My head hurts, my body temperature has increased by at least 2 degrees, my stomach feels like someone stuffed it with concrete and I have a scab on my earlobe - the origin of which escapes me.
But damn was that a good time.
You see, the coming of spring means my annual mancation, featuring days of heterosexual debauchery with the four people I consider my closest male friends. Every year we choose a location and gather for days of drinking, Xbox, wrestling matches and above all else - long discussions about our feelings.
Our feelings about boobs, our feelings about PlayStation 3, our feelings about who is responsible for that smell, our feelings about wavy vs. plain potato chips, our feelings about that horrible (bleeping) call by the jack-(bleeping) (bleep) of a video game.
For those looking to start their own mancation, there is only one rule that must be followed: Girlfriends/wives are not completely banned, but interaction must be limited to less than four hours. Why? Because men act differently when our significant others are not around.
Ladies, please don't take that to mean we are cheating on you - we very possible are, but that's not what this rule is about. When you are around your closest friends, you do things and you tell stories of days of yore. Days that, let's face it, are funny but not the best thing to be sharing with people who weren't there.
For example, I only smoke cigarettes on a mancation. Now, Kate has superhuman senses and hates it when I smoke, but I was completely honest and told her I was doing it.
But am I going to light up in front of her - no, that's a new level of stupid.
Every year this rite of passage brings me a renewed sense of faith that there are people worthy of including in my life and fighting for, even though they are hundreds of miles away. It helps make the other, hurt-myself-with-a-stapler boring days better, simply by reminding me that it's OK to laugh at myself.
(This is made clear when the other four people in the room are already laughing at you).
This year provided an extra insight, however, because I can see changes beginning in our little club.
For one thing, we take more pictures now.
The first couple of mancations, there were no pictures because you had a group of five guys under 30 - traditionally not a picture-taking crowd. But the older we get, the more we forget and the more it reminds us to document our adventures.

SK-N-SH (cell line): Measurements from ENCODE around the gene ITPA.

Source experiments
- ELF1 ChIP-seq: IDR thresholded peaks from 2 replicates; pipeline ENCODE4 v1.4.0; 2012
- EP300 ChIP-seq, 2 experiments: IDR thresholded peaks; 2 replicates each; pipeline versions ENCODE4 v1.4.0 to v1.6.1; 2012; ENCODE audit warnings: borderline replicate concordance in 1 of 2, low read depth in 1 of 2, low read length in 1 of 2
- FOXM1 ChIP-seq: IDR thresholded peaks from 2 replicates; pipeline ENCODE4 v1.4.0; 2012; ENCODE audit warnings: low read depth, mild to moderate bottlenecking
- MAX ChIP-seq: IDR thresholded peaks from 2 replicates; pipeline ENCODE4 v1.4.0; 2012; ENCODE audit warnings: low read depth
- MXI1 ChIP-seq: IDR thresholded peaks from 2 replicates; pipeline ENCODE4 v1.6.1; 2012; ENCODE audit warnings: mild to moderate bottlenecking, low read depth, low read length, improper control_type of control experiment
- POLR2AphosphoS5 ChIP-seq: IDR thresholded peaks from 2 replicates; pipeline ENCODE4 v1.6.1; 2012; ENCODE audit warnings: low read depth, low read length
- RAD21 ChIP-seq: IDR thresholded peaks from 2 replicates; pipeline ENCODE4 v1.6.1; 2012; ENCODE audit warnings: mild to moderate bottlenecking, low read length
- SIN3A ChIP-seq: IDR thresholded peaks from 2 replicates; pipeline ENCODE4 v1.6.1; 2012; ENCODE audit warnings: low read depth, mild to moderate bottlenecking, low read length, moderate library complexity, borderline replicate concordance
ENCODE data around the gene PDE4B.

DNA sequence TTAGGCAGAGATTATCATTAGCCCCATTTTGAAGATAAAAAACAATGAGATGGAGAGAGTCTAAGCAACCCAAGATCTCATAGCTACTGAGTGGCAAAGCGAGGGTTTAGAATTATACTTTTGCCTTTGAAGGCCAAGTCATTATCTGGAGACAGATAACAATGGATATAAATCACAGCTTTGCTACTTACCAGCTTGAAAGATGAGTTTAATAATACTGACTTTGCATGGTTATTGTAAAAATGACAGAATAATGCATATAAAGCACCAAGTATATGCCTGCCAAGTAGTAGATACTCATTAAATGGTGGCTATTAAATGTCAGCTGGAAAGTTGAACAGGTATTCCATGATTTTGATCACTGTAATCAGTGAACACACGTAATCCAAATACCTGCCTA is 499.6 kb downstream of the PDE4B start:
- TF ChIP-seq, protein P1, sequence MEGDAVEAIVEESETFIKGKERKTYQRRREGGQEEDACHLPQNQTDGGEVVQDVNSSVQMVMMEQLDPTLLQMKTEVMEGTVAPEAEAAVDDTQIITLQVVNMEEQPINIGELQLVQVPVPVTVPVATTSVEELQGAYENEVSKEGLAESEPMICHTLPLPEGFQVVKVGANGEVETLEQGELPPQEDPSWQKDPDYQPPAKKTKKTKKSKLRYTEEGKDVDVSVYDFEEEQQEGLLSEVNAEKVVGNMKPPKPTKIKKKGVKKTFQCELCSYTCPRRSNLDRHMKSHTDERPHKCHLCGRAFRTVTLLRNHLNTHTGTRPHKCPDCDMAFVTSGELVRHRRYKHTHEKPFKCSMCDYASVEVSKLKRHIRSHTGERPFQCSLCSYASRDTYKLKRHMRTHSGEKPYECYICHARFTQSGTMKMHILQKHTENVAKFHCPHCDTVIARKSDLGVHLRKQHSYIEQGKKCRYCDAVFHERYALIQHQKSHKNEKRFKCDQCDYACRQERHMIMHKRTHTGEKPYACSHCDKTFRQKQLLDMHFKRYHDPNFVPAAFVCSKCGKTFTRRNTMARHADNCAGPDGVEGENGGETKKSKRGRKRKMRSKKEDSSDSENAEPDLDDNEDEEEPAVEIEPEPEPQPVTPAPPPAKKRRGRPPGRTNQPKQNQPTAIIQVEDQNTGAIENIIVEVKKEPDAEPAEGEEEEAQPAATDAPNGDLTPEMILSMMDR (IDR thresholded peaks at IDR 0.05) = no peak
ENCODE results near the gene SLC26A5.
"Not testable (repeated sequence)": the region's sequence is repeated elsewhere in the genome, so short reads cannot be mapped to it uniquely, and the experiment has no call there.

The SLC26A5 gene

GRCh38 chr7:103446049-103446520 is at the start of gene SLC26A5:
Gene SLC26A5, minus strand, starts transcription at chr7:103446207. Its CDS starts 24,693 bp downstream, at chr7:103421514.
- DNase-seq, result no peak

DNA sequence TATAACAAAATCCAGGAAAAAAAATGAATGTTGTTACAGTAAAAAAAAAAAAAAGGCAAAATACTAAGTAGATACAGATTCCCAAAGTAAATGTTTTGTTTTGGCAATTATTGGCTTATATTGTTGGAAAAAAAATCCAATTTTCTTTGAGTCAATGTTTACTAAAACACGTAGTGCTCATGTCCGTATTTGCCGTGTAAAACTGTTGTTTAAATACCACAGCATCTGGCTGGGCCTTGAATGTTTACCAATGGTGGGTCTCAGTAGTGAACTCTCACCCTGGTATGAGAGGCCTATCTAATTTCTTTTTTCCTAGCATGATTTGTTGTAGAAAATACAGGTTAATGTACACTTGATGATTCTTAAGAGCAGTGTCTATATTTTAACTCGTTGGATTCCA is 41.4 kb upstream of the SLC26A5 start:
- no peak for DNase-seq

So we took about 50 pictures this time, of which five will actually be seen by anyone but us.
"Let's see, nipple, nipple, butt, flipping the bird, obscene gesture, nipple, butt, that one's OK, butt, obscene gesture, misdemeanor, unfortunate clothing choice, butt, obscene gesture, that's just disgusting, butt, where did we get a squirrel, flipping the bird ... What in the, OK who was in the bathroom while I was taking what appears to be a very cold shower?!?"
So, needless to say, that's still a work in progress. The other thing I noticed this year is that our little band of hooligans doesn't have a leader. When a decision needs to be made, someone just seems to naturally volunteer and the group agrees - not right away, but eventually.
Where to eat, whose turn it is to pay for groceries, who cleans and what the plan is for the evening. Now granted, with the amount of liquor and greasy food running through our bodies, compounded with the three hours of sleep on average, we are all about as docile as tranquilized bears.
This year I also learned that women don't understand this mancation idea. Not that it happens, they get that, but what goes on.
"So, you spent four days with your best friends in Lake Tahoe and you didn't go skiing, shopping or spend virtually any time outdoors?"
"So, what did you do?"
"Barbecued, drank, smoked like a chimney and played Xbox. It was great."
"But you just said you feel like crap, how can that be? You had to do more than that, let me see the pictures from your trip."
"OK, but there's only like five of them."
Tell me your thoughts about mancations on the Party of One blog at www.nevadaappeal.com/partyofone.
• Jarid Shipley is the Features Editor for the Nevada Appeal. Contact him a email@example.com or 881-1217.